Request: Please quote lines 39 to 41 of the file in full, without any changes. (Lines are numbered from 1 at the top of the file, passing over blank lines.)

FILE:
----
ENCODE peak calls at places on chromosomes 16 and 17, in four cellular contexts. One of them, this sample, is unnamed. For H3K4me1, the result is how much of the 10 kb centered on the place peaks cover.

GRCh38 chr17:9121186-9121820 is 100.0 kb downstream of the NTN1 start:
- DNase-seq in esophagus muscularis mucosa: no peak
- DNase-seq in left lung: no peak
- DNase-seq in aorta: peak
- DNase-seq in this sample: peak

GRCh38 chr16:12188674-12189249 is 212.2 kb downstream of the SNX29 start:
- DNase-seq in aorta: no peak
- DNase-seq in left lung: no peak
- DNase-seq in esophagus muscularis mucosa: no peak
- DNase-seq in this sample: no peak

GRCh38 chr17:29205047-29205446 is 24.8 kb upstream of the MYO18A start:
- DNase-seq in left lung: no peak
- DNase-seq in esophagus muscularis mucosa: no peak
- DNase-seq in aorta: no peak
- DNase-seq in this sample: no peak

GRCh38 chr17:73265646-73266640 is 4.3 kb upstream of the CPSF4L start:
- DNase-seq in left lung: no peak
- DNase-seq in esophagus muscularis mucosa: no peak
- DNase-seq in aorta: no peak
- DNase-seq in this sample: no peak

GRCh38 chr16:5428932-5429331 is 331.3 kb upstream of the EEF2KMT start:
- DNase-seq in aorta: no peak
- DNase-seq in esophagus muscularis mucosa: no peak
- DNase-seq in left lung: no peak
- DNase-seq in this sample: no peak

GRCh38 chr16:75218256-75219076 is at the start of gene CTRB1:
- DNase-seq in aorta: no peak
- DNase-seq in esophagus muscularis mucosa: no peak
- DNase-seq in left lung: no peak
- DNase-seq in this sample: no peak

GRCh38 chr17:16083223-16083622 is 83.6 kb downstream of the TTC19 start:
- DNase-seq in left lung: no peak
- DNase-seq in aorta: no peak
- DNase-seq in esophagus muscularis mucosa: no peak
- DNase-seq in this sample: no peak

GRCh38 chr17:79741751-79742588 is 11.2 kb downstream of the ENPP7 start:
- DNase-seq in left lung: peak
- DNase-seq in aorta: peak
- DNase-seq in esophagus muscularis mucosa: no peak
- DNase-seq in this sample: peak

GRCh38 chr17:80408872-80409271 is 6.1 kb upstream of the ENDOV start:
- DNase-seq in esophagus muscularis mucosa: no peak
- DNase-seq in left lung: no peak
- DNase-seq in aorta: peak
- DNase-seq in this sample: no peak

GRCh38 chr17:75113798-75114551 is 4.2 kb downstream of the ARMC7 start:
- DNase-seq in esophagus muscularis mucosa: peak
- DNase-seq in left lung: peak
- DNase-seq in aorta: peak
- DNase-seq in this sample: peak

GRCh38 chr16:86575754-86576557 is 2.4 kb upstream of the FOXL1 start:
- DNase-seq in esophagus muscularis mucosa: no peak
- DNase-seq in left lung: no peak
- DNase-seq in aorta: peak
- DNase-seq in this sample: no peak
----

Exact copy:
- DNase-seq in aorta: peak
- DNase-seq in esophagus muscularis mucosa: no peak
- DNase-seq in this sample: peak